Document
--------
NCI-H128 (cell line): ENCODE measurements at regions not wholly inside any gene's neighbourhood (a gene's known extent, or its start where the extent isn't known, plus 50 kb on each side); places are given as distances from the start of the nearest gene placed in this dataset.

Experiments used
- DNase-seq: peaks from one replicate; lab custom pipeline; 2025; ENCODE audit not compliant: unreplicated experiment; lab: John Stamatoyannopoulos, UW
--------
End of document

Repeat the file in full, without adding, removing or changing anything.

NCI-H128 (cell line): ENCODE measurements at regions not wholly inside any gene's neighbourhood (a gene's known extent, or its start where the extent isn't known, plus 50 kb on each side); places are given as distances from the start of the nearest gene placed in this dataset.

Experiments used
- DNase-seq: peaks from one replicate; lab custom pipeline; 2025; ENCODE audit not compliant: unreplicated experiment; lab: John Stamatoyannopoulos, UW